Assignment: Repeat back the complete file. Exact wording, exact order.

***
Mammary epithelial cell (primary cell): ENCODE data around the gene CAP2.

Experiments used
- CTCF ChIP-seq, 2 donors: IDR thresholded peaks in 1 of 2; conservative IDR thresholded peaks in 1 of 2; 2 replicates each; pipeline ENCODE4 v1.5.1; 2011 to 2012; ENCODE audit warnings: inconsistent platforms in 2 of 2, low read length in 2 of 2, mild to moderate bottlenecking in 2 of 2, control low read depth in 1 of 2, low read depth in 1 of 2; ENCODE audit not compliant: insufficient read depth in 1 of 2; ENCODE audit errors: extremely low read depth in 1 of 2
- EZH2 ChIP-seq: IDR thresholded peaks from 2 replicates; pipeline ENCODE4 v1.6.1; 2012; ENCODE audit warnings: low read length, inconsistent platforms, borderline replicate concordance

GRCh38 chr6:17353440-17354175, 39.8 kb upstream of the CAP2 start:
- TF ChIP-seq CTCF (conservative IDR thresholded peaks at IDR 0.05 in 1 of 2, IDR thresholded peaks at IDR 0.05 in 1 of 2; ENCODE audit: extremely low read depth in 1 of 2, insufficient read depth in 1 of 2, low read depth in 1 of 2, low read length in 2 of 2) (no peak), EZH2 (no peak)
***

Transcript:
Mammary epithelial cell (primary cell): ENCODE data around the gene CAP2.

Experiments used
- CTCF ChIP-seq, 2 donors: IDR thresholded peaks in 1 of 2; conservative IDR thresholded peaks in 1 of 2; 2 replicates each; pipeline ENCODE4 v1.5.1; 2011 to 2012; ENCODE audit warnings: inconsistent platforms in 2 of 2, low read length in 2 of 2, mild to moderate bottlenecking in 2 of 2, control low read depth in 1 of 2, low read depth in 1 of 2; ENCODE audit not compliant: insufficient read depth in 1 of 2; ENCODE audit errors: extremely low read depth in 1 of 2
- EZH2 ChIP-seq: IDR thresholded peaks from 2 replicates; pipeline ENCODE4 v1.6.1; 2012; ENCODE audit warnings: low read length, inconsistent platforms, borderline replicate concordance

GRCh38 chr6:17353440-17354175, 39.8 kb upstream of the CAP2 start:
- TF ChIP-seq CTCF (conservative IDR thresholded peaks at IDR 0.05 in 1 of 2, IDR thresholded peaks at IDR 0.05 in 1 of 2; ENCODE audit: extremely low read depth in 1 of 2, insufficient read depth in 1 of 2, low read depth in 1 of 2, low read length in 2 of 2) (no peak), EZH2 (no peak)